January 28, 2016
/ by Maria Materise
PR professionals are always looking to better understand journalists, and Stuart Pfeifer has the inside scoop.
A former reporter for The Los Angeles Times, Stuart recently joined public relations company Sitrick & Co. In this interview, Stuart discusses his motives for making the switch, the value of a news background and the intersection of journalism and PR.
It was a tough decision. I wanted to be a reporter for as long as I can remember. I was fortunate enough to live my dream for more than 25 years and report on some amazing stories.
But the newspaper climate has changed. So when I had an opportunity to join Sitrick & Co., where I could learn from Mike Sitrick, the guy who wrote the book on strategic and crisis PR, I jumped at it.
I’m confident that the skills I developed in more than two decades as a newspaper reporter will serve our clients well. I’ve written more than 3,000 articles in my career, so I know how reporters think, what makes them tick, what stories will resonate with them and what facts or issues will make them back away.
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I want to use my skills to guide clients through opportunities and the sometimes treacherous and intimidating media world, helping them get a fair trial in the court of public opinion. I want to ease their worries and make them feel that they’re in good hands, then prove it through hard work and execution.
Even though I’ve only been here a few weeks, I’m finding that my skills translate well. Every day I’m researching, writing and communicating with people – much the same way I did as a reporter.
I’m able to tell clients the stories that reporters will likely write, which ones they’ll probably ignore, the questions they’ll ask, and I’m able to frame story proposals because of the news judgment I developed working as reporter. And I’m learning and growing every day.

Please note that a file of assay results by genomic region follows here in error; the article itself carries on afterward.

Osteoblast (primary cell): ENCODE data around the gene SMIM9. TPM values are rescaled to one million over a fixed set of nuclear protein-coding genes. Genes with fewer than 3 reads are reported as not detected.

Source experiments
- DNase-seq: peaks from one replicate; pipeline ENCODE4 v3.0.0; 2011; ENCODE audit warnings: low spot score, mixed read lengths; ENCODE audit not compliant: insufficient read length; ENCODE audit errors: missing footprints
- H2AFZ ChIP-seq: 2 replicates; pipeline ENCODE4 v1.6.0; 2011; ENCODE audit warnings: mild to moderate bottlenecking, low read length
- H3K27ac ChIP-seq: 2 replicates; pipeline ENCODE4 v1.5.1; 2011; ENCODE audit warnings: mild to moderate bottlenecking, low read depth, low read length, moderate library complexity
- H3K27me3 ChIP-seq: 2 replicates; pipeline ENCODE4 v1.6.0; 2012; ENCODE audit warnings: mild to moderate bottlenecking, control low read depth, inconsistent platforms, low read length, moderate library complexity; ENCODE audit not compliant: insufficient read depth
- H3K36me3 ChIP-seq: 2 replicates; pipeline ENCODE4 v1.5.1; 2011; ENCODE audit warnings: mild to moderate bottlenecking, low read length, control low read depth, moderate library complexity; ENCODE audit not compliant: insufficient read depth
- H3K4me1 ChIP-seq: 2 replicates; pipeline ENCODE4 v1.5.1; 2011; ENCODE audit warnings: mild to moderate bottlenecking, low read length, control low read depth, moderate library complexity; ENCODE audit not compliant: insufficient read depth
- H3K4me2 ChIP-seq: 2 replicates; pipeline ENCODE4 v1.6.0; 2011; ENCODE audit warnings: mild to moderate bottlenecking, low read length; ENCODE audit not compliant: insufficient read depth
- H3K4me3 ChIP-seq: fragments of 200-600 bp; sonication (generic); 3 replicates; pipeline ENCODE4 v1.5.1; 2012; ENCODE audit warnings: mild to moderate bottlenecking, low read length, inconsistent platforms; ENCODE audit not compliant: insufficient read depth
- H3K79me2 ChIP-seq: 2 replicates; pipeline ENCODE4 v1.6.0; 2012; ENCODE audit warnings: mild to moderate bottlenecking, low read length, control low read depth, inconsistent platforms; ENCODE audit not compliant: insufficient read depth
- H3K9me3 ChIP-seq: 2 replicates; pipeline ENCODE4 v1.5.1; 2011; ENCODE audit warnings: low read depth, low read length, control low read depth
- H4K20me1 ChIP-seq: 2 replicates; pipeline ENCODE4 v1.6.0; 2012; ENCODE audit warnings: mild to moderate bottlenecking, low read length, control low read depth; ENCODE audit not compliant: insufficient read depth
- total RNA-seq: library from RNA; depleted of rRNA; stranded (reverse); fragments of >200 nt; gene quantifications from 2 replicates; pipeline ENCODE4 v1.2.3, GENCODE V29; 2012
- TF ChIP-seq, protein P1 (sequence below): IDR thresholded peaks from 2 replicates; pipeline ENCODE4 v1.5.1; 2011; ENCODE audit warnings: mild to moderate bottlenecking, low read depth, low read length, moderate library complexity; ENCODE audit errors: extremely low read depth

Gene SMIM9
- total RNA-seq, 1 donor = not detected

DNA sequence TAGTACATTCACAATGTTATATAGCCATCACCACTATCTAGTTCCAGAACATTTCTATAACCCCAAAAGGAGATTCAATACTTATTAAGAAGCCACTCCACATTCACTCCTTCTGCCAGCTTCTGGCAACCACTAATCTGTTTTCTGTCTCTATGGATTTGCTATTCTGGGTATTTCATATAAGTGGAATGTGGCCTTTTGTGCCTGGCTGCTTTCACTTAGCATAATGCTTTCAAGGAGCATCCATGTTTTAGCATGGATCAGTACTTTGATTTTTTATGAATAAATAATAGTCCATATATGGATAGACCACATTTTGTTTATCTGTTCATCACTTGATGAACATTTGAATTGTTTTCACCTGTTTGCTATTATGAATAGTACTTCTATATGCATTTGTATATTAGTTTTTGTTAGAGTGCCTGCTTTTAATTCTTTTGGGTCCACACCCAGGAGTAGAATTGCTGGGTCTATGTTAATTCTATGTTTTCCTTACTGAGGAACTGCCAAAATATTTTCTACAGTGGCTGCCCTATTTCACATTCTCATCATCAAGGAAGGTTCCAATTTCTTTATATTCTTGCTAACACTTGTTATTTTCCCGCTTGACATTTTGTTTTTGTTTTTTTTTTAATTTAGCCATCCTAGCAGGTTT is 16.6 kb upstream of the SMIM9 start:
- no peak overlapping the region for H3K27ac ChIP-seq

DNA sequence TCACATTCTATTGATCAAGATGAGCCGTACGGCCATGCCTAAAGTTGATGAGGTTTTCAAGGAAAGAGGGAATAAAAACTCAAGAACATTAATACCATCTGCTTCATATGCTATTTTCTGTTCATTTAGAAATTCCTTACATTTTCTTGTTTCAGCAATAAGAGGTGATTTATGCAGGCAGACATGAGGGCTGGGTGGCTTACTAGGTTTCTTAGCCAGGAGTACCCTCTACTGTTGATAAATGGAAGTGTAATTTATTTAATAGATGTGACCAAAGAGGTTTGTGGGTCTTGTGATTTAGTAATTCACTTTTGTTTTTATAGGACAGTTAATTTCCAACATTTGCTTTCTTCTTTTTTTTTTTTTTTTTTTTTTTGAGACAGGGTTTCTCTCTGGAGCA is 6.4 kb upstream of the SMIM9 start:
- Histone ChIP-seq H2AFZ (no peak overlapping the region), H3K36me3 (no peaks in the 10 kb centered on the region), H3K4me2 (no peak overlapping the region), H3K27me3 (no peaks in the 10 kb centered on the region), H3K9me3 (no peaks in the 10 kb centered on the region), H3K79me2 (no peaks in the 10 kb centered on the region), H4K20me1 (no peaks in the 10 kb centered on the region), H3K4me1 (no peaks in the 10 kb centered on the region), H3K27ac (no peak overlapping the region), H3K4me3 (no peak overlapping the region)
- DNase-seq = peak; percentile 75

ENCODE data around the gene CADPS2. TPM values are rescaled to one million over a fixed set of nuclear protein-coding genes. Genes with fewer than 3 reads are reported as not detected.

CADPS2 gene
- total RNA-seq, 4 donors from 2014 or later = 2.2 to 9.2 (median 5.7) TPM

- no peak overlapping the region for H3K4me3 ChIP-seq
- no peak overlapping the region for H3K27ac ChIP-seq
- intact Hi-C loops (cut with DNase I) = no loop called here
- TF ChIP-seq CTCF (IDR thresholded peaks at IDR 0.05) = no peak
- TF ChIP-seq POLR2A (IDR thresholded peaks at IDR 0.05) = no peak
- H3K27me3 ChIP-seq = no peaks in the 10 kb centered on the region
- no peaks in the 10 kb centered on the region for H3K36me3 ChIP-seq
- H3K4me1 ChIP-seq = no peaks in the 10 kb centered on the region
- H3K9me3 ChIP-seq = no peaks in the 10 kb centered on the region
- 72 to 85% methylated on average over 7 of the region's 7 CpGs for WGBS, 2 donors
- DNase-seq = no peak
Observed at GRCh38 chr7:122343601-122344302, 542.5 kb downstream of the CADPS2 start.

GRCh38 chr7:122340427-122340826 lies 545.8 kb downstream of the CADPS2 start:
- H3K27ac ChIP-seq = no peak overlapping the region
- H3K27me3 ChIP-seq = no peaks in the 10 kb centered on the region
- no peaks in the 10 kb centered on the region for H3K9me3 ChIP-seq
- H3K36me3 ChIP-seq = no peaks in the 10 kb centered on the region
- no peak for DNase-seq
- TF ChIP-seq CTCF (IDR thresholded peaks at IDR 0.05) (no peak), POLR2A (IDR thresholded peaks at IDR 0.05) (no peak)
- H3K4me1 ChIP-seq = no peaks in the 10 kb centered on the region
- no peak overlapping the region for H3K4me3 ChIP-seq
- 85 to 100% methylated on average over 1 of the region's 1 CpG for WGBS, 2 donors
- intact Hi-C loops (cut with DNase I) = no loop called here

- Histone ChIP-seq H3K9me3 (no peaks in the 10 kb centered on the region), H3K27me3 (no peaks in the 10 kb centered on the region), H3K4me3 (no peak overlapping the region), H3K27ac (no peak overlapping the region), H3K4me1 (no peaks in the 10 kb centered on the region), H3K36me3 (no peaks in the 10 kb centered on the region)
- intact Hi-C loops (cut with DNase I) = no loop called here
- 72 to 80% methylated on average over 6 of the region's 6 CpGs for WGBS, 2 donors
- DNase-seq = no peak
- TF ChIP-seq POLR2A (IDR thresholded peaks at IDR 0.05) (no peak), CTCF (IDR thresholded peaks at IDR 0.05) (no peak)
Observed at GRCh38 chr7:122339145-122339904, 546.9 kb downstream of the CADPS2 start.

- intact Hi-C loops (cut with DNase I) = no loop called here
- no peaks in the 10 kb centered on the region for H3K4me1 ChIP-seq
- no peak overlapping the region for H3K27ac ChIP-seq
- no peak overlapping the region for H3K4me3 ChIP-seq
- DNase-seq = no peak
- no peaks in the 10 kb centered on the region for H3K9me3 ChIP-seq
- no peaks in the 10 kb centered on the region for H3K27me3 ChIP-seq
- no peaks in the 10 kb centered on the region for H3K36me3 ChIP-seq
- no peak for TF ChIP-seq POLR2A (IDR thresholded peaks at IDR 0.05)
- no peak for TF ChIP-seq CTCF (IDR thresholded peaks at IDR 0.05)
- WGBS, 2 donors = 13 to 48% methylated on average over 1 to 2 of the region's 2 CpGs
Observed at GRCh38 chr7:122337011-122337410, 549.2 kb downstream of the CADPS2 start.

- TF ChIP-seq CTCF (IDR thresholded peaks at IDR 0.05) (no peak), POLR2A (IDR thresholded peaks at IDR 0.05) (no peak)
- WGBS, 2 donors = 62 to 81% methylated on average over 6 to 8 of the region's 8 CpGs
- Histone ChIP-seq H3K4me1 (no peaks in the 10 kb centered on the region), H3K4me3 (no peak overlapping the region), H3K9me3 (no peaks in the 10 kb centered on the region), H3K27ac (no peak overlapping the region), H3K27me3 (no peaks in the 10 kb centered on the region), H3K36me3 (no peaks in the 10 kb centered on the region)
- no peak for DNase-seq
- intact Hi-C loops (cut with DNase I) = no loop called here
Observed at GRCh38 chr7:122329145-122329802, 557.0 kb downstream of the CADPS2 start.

Mike Sitrick is an amazing mentor; I can learn so much just by watching him interact with clients and reporters.
It plays a huge role, especially in my interactions with reporters. I can take a set of facts from a client – often facts they don’t even realize are newsworthy – and shape them into a story that will be appealing to reporters.
Pitching a client’s story to a reporter is often the same as writing one, only on this side of things my clients and I have a vested interest in how the story is told.
It’s all about the facts, which are the currency in the battle for public opinion. In PR, it’s our job to get the facts to reporters and help them understand those facts from our clients’ perspectives.
Switching careers after 25 years is definitely a challenge. But the skills translate so well, and the change has invigorated me. Mike Sitrick saw this from the onset of the firm. That is why from the start a very large percentage of his professional staff have been former journalists.
I’m biased, but I think a news background – or at least understanding what makes news – is critical. Journalists know what stories will interest journalists, what facts will be problems for clients, what facts are missing from a story. And there is a lot of writing in PR.
The only way to improve your writing is by writing. So working as a professional writer is a tremendous background. If you’re not a clear, clean, quick writer, you’ll struggle – in public relations, and many other professions.
1. I always thought I’d be… a newspaper reporter.
2. My daily newspaper of choice is… the Los Angeles Times for local news, The New York Times for exceptional writing, national and international news and The Wall Street Journal for business coverage.
3. When I’m not at work, I’m… probably at the gym, running, cycling or swimming. Exercising before work clears my mind, energizes me and puts me in a great mindset to tackle the day.
4. The most interesting thing about me is… I am an accomplished poker player. During the short time I had off between jobs, I won a World Series of Poker Circuit tournament in Los Angeles, beating 1,000 players to claim a $55,000 cash prize.
5. My biggest pet peeve is… people who look to blame others for mistakes, rather than learning from them and being part of the solution.
6. The thing that gets me up in the morning is…this new job. It’s so exciting to start a new career. I feel like a kid again. That, and I know I’ve got to hit the freeway early to beat L.A. traffic!
Image via Stuart Pfeifer
Images via Pixabay: 1, 2, 3, 4
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